The Cowboy Fling by Dawn Atkins
(Harl. Tempt. #871, $3.99, PG) ISBN 0-373-25971-9
This book is about a woman who has an MBA. Apparently she got it by sending a matchbook cover to the Acme Correspondence School. This is one of those books that thinks the only funny romance heroine is a dumb romance heroine.

Lacey Wellington doesn’t want a “little frou frou marketing job” at Wellington Restaurant Corporation, the family business run by her brother, Wade. She wants respect and she wants a position in Corporate Acquisitions. To earn them, MBA in hand, she demands to be sent to the “most backwater, least profitable” of all the company’s Arizona restaurants. Which is how she ends up in the middle of nowhere at the Wonder Café and Amazatorium.

The Wonder Café is the roadside greasy spoon where her Uncle Jasper serves bad food (he’s really a sculptor). The Amazatorium is one of those little tourist traps where he displays things like a pyramid of gopher skulls, a six-foot-tall tumbleweed, a stuffed two-headed bobcat, and a live python decked out in aluminum foil scales and billed as The Thing. These very real comic possibilities go largely unexplored, however.

Instead, without her brother’s knowledge, and using her own trust fund money, Lacey plans to turn the decrepit café into the Wonder Coffeehouse, a Mecca of exotic coffees, fabulous desserts and entertainment (poetry readings and folk singers) that people will flock to from miles around.

Lacey’s other idea is to kick over the traces by having a hot fling with the hunky cowboy who works at the ranch across the road (finally Lacey has a good idea). Unfortunately for Lacey, the “cowboy” is a former accountant with Wellington Foods who has been assigned by her brother to keep an eye on her while she gets this nutty respect-earning thing out of her system.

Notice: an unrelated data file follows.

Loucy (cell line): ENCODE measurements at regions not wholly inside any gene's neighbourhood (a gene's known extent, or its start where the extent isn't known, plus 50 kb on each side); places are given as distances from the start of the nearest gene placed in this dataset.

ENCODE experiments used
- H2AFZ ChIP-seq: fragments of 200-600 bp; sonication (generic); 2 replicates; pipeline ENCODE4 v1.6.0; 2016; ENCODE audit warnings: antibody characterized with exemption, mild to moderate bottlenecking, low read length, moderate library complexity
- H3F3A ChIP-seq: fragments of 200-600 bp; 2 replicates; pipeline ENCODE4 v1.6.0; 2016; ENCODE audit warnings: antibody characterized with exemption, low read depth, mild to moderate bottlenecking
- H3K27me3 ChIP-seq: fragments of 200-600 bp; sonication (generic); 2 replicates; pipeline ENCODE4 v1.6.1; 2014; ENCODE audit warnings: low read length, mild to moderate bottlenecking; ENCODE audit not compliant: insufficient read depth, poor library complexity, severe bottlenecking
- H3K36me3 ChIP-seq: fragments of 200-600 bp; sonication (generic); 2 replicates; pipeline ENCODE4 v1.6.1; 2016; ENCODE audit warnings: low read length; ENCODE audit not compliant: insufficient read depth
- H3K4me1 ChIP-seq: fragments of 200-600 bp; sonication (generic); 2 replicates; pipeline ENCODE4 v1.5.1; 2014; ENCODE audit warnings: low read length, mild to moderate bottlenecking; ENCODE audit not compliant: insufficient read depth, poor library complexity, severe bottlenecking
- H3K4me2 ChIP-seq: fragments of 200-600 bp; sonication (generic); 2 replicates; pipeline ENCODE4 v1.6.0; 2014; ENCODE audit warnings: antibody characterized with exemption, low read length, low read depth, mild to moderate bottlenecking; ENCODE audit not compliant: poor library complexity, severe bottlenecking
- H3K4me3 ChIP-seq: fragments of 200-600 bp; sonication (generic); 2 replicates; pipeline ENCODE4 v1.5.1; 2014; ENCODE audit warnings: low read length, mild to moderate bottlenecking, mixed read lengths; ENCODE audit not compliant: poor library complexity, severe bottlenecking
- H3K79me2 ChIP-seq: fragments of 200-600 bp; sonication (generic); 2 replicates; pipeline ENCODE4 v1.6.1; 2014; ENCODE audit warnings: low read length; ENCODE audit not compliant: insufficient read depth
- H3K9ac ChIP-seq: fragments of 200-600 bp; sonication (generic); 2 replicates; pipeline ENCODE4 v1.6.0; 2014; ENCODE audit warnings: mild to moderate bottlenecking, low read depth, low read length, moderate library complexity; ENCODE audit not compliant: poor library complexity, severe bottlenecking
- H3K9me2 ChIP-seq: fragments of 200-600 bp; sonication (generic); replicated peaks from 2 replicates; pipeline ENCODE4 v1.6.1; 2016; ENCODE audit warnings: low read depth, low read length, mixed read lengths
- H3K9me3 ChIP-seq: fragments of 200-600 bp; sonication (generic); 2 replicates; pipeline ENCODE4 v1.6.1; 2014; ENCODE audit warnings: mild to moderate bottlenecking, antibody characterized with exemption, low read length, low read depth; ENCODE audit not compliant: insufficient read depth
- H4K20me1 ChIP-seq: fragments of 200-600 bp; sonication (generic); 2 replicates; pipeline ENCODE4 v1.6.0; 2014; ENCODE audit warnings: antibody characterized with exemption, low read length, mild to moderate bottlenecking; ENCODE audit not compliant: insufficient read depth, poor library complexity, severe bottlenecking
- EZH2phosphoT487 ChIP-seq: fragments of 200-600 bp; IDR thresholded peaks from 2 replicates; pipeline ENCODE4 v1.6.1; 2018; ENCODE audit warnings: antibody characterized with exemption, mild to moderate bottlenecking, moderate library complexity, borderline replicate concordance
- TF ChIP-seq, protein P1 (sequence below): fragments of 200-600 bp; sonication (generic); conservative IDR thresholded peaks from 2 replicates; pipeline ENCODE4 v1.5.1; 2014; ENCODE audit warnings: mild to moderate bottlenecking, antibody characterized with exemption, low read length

Max is also looking to change his life. He became a CPA to please his father but would really rather be working with his hands. Now that his father has passed away, Max is giving up accounting and going into construction. He’s just doing Wade a favor on his way through.

Okay, for the sake of argument, we’ll pretend to believe that people really might drive half an hour to the middle of nowhere for a cup of mint chocolate chip coffee and a poetry reading, instead of walking two blocks to the nearest Starbuck’s where they could drink it in peace. Lacey keeps telling us she’s done her homework, so maybe she knows something we don’t.

Wade is a good guy, and clearly fills out a pair of jeans quite nicely for an accountant. There is also some engaging sexual tension between Max and Lacey as she tries her darndest to get him into bed and he struggles with his conscience because he’s not being straight with her. And the premise is nice - a young woman learns that self-respect is a lot more important than the opinions of other people.

But the author takes away everything that would allow us to believe in Lacey’s victory. All, apparently, to make Lacey “funny.” Lacy claims she knows what she’s doing, but she put together the budget for the renovation without knowing what building supplies she was going to need. When Max, who says he’s just “good with numbers”, tells her she’s undercapitalized, and that there are mistakes in her math, and that the plumbing and wiring aren’t up to her plans, she gripes about his sad lack of vision. And when he cooks the books to hide the extra money he came up with, she doesn’t notice. Her incompetence is so hilarious, I can hardly stop laughing.

Because this is Romance Land, the problems magically disappear. Lacey doesn’t succeed on her own merit - she is tricked into believing it by Max and Wade who race in and secretly save the day, then pat her on the head and tell her what a good girl she is. Um… way to go, Lacey.

I’d have enjoyed this book much more if Lacey really had been the smart one.

--Judi McKee

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